Wendy Simpson
Wendy Simpson

Aided by better-than-anticipated rent collection in the fourth quarter, real estate investment trust LTC Properties beat the expectations of analysts, reporting funds from operations of 78 cents per share. Yet although the Westlake Village, CA-based REIT believes that the industry census is close to or has hit bottom, challenges still remain.

“Right now, we see too many uncertainties in 2021, and we feel we cannot reasonably provide guidance at this time,” LTC Properties CEO Wendy Simpson said Friday on the firm’s fourth-quarter and full-year 2020 earnings call.

For the fourth quarter, LTC reported net income of $17.5 million compared with $12.4 million for the same period in 2019. Funds available for distribution were $30.7 million for the fourth quarter, compared with $29.5 million for the 2019 fourth quarter.

Simpson also pointed to a challenging merger and acquisitions market, noting that the firm does not expect to engage in any large transactions for the foreseeable future.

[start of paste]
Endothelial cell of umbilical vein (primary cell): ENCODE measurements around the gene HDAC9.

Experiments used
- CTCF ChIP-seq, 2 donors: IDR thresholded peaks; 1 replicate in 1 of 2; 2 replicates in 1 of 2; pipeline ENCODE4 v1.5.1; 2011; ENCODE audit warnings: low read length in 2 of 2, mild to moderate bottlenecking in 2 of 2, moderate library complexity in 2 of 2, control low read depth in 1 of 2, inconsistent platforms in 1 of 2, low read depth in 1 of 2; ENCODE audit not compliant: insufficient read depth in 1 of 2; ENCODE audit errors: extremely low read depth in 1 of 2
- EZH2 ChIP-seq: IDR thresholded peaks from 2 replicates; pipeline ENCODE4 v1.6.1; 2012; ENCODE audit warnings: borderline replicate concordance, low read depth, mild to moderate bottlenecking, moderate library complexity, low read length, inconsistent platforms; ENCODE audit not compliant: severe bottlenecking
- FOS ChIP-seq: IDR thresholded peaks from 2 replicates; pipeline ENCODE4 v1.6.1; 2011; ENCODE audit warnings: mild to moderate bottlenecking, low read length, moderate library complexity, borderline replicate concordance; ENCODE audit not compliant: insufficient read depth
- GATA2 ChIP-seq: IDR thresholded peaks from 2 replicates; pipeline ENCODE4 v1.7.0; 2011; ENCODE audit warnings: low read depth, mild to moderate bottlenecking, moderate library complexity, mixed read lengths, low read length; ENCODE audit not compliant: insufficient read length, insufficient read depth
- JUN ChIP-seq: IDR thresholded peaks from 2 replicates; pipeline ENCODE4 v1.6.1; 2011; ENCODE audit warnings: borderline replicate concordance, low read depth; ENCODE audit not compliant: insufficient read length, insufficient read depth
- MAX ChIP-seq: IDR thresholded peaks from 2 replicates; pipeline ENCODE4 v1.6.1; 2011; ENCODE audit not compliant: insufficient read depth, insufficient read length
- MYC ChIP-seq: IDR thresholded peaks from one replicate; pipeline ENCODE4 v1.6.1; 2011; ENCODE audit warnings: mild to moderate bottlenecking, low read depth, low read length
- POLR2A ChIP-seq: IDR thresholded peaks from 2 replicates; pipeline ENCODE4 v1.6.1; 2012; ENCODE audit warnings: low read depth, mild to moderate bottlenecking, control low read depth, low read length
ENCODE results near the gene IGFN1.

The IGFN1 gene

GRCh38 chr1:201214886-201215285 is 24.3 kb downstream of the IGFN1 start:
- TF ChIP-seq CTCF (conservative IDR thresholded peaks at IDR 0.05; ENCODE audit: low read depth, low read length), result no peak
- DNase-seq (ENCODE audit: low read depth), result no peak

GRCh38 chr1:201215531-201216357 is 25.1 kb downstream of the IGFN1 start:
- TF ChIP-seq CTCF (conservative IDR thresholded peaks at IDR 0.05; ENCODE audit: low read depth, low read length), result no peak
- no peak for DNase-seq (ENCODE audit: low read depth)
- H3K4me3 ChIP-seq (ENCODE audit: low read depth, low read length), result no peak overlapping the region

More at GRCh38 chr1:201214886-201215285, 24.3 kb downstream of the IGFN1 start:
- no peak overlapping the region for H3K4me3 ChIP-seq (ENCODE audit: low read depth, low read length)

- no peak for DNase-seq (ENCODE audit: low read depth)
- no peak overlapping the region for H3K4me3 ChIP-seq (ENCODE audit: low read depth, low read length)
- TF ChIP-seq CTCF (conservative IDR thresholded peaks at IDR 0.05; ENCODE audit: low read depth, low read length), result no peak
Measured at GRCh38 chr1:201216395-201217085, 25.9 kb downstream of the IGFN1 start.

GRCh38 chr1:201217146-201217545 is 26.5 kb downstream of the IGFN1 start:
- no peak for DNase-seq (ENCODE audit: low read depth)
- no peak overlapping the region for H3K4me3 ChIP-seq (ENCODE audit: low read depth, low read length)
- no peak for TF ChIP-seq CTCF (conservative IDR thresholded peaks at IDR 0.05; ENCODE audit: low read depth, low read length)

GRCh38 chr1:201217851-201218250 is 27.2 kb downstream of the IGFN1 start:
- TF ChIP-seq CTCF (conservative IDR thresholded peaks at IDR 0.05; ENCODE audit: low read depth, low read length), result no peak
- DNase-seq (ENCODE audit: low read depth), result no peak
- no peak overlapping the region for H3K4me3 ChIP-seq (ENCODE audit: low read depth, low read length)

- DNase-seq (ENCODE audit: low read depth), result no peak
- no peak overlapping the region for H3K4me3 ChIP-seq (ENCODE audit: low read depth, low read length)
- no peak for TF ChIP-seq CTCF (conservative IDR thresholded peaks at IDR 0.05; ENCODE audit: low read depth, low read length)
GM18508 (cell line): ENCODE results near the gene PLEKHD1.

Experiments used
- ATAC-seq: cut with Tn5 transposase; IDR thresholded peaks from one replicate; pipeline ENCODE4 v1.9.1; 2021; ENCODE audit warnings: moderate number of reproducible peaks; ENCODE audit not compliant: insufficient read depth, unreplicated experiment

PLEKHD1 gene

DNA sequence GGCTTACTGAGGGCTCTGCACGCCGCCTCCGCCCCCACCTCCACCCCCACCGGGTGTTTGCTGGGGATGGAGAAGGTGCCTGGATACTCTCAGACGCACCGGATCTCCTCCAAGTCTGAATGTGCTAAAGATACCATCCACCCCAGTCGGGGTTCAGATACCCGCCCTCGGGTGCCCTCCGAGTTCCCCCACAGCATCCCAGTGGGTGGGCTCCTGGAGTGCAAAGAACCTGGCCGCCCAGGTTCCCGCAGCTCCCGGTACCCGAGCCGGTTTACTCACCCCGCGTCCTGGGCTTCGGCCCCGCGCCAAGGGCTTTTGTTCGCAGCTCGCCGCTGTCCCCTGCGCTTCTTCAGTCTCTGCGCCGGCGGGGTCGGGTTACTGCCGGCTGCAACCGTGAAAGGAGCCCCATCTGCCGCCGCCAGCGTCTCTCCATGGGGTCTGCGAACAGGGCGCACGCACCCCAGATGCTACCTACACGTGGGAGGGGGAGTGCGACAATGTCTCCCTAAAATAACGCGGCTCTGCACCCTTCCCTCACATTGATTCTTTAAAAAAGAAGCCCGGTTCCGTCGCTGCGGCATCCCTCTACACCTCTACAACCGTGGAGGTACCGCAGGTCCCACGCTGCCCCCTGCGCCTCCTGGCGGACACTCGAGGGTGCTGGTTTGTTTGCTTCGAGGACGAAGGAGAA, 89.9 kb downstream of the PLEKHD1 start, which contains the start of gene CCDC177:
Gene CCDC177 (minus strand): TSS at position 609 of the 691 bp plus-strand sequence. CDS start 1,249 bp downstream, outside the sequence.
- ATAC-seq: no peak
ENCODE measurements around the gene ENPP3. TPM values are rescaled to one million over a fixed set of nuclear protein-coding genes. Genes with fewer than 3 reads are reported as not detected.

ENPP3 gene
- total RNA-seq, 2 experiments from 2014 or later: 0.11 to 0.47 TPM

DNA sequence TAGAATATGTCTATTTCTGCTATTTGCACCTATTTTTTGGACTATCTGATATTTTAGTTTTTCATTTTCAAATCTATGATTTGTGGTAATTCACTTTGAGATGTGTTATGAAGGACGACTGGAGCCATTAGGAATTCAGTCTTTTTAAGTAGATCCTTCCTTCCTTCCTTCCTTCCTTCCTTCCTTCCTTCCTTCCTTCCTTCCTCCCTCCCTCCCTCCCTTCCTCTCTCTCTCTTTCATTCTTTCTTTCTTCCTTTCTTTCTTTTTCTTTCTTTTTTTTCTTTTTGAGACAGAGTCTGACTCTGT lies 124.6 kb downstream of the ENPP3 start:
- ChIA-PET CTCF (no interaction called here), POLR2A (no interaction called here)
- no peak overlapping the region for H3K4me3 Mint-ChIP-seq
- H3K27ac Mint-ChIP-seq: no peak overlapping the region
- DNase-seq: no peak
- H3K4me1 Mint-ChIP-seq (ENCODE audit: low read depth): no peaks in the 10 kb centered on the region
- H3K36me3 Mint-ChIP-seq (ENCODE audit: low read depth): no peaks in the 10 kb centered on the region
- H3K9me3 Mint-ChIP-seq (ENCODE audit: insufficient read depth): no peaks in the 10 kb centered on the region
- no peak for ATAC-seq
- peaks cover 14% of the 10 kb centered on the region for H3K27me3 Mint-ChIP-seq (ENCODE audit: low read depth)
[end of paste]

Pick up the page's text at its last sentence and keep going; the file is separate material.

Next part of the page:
“While there are deals being done, we do not plan to relax our underwriting standards, opting instead to wait until we can complete deals that provide accretive growth for our shareholders,” she said. The REIT has been considering several growth opportunities available through structured finance deals with reduced risk profiles and strong returns, particularly some development projects that are not dependent for success on immediate lease-up or current census, Simpson added. 

“When the market begins to open up, we plan to use our considerable balance sheet to provide a wide range of regional operating partners with the financing they need to help grow their businesses,” she said. 

Several analysts, however, have expressed concern over LTC’s tenant credit risk. Chicago-based senior housing operator Senior Lifestyle has struggled to pay its rent amid the COVID-19 pandemic. During the fourth quarter, the struggling firm, LTC’s sixth-largest tenant at year-end paid approximately $3.9 million of its approximately $4.7 million contractual rent due. LTC, however, had to draw down on the tenant’s letter of credit and security deposits to collect approximately $3.7 million of accrued 2020 rents receivable from the operator, including fourth quarter rent receivable.

At year-end, Senior Lifestyle’s delinquent rent balance was approximately $1 million, according to LTC. The operator also has not paid rent in 2021.

“We continue to worry that struggling tenants could default on their contractual rent obligations given the COVID-19 pandemic has continued to pressure occupancy and expenses at senior living facilities,” Mizuho analysts Omotayo Okusanya and Zachary Silverberg wrote in an investor note on the REIT’s fourth-quarter results.